Opera Tidbits: Don Carlo

Took in Washington National Opera’s Don Carlo this week.  The best Verdi singing at the company in a long time, particularly notable in this extremely challenging opera. It actually sounded like a real life opera company!  (It didn’t look like one, the clumsy production–particularly ill-fitting costumes and high school dramatic society level lighting on a borderline offensive set concept were something you just had to decide to overlook).

The Schiller play on which Verdi based the opera. By Egid Verhelst – Antiquariat Dr. Haack Leipzig → Privatsammlung Baden-Württemberg, CC BY 3.0, https://commons.wikimedia.org/w/index.php?curid=4115888

But the singing was glorious. This is something you expect from Eric Owens and Jamie Barton, both of whom are Met regulars and possessed of glorious instruments that they put use in conveying meaning and character. But Quinn Kelsey, who was just a name to me, was a knockout Posa, manly, vocally secure and incisive, and also touching in his ability to add vulnerability to a role that some bellow through. Leah Crocetto has been in DC before, and proved her mettle in a dazzling “Tu Che La Vanità”–a bit general in her character, but gorgeous full top to her voice, and the requisite dignity for the pure, troubled Elisabeth. Russell Thomas will not banish thoughts of great Don C’s of yore (it’s a tribute the rest of the gang that they did put previous casts out of my mind, and particularly made the second half of this long opera fly by).  But although occasionally a bit under powered in this company, he had a wonderful “Hamlet” kind of thing going on, where you heard and saw his divided loyalties, fraught passions and terrible dilemmas of filial loyalty, political passions, and ardent love. (This particular Verdi opera lays all of this most political composers signature concerns on in excess. He really couldn’t leave anything out, and the auto-da-fé scene, always hard to stage, was just awful in this conception, with what might have been meant to be an evocation of 20th century totalitarianism, instead of coming off as sort of clumsy regie-dinner-theater.)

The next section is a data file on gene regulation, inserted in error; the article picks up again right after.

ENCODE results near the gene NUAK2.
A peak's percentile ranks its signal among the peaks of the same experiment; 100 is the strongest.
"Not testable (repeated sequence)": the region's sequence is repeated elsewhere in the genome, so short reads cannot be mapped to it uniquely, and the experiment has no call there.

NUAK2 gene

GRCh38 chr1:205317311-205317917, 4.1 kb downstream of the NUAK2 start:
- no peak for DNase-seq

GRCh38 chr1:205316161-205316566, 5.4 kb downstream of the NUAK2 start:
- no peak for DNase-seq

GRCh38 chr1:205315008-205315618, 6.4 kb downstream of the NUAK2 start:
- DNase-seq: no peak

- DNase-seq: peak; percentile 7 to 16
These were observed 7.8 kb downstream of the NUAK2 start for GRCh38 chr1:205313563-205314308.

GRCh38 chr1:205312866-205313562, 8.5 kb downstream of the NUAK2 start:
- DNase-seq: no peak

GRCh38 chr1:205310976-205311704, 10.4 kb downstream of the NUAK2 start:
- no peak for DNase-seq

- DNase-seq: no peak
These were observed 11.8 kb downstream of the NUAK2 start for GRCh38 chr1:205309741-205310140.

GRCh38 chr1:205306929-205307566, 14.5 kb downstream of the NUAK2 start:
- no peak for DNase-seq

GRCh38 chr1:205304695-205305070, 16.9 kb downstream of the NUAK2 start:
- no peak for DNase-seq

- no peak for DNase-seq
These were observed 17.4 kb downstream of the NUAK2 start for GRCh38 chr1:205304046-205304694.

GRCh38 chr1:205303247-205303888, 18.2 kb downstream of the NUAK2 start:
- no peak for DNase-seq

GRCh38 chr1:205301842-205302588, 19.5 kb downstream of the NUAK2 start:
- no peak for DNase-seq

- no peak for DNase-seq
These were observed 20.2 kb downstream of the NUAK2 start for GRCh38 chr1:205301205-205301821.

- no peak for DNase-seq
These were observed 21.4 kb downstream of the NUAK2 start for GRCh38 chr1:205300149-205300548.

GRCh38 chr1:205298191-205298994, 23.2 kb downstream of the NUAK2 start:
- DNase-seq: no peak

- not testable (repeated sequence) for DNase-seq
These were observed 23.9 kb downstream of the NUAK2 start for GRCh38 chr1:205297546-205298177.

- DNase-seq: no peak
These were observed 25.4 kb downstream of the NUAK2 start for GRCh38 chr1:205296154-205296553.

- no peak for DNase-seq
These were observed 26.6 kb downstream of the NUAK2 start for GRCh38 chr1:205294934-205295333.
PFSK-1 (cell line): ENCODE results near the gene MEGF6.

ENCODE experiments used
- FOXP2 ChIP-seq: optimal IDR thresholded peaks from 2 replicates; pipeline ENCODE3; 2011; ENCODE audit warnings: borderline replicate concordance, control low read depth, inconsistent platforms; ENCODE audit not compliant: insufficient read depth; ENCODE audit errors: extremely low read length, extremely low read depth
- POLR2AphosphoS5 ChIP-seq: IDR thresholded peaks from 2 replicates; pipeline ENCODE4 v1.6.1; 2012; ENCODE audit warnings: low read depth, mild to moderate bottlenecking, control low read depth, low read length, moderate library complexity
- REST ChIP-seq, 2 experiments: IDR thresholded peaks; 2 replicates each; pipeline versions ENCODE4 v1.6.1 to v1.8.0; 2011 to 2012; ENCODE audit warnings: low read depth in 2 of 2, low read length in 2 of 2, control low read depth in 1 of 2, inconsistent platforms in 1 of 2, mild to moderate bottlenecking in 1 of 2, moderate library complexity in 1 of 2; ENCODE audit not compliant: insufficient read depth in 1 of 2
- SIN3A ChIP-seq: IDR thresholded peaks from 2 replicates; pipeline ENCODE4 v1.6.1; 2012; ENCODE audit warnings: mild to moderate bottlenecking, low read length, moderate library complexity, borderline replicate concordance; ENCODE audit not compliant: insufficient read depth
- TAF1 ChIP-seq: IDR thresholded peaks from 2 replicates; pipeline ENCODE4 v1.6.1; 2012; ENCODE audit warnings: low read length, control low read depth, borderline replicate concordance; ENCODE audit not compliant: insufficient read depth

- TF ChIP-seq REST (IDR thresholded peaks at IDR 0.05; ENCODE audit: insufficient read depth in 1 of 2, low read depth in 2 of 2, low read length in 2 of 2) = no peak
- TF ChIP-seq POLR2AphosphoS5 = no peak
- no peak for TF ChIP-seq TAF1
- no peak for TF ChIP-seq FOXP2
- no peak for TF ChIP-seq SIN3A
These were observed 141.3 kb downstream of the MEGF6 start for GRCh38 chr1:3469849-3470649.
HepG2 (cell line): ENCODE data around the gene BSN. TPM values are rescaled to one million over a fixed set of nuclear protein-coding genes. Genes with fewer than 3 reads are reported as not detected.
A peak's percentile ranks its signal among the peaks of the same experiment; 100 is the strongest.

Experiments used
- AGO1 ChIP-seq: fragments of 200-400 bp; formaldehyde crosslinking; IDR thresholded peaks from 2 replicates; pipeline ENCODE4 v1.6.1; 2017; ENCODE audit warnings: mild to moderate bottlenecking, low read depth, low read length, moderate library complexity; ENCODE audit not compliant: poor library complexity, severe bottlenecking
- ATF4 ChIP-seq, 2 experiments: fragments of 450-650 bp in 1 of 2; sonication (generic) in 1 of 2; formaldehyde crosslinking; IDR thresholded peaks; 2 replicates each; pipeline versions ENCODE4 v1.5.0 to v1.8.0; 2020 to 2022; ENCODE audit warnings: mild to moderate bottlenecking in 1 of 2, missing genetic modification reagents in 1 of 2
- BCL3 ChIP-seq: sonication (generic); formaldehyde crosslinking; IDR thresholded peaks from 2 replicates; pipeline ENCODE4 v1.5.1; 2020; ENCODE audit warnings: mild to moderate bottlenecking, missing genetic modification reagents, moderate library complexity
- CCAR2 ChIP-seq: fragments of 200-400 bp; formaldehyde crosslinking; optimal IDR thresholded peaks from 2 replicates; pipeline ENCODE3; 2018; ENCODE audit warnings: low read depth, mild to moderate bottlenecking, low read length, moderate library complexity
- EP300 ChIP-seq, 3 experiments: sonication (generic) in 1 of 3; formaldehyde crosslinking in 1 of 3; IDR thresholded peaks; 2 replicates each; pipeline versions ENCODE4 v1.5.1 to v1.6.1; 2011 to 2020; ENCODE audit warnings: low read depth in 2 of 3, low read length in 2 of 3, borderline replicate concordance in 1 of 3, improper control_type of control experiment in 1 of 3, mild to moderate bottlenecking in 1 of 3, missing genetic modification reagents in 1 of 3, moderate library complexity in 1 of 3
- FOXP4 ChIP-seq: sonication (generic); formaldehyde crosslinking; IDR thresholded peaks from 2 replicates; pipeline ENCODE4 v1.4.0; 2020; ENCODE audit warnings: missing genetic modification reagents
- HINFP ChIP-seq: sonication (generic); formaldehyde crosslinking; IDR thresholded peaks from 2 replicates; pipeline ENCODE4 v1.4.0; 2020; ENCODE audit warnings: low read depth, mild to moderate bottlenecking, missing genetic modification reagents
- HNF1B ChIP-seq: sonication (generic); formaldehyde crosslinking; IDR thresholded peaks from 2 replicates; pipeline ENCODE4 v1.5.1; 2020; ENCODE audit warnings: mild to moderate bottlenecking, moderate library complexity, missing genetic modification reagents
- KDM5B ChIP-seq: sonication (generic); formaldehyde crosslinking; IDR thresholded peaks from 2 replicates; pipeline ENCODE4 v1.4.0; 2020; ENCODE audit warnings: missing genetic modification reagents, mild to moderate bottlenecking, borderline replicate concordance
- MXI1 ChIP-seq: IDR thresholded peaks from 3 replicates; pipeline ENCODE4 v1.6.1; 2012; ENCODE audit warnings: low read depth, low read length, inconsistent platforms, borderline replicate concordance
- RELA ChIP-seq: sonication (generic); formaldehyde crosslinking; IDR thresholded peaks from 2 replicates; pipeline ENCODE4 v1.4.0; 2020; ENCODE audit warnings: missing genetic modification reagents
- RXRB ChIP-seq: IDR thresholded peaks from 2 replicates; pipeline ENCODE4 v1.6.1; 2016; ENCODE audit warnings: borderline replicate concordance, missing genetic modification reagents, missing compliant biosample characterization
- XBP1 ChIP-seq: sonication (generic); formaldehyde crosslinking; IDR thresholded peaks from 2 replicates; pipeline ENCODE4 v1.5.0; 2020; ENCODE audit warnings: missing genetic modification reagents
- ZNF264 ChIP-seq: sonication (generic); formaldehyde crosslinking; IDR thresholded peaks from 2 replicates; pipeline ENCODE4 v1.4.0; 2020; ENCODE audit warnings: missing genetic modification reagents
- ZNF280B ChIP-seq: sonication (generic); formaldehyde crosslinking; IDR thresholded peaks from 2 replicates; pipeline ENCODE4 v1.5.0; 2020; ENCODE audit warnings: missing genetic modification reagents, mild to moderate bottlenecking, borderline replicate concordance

But never mind, it was a glorious performance musically and If you don’t know Don Carlo, it is something that grows on you, or at least did me, from once seeming unrelentingly dark and long (and of murky plot, since it is almost always significantly cut.) But it is one of his greatest works, and his perhaps his most concentrated take on men’s dilemmas (and his none too charitable view of how they respond).

Three excerpts to win you over:

The extraordinary Shirley Verrett singing “Oh Don Fatale” from a BBC broadcast.

Monserrat Caballé, who for me at least, was above all, a great Verdian. Here she is in a concert performance of Elisabeth’s aria, “Tu Che La Vanità”

Next, Sherill Milnes and Placido Domingo (Rodrigo/Posa and Carlo) in the duet in which they pledge eternal loyalty and friendship in the best “shoulder to shoulder” Verdi style.

And for a bonus, the same duet with the great Verdi baritone of the ages, Piero Cappuccilli (and the tenor, Carlo Bergonzi also a marvel). Listen to their words. They mean every one.

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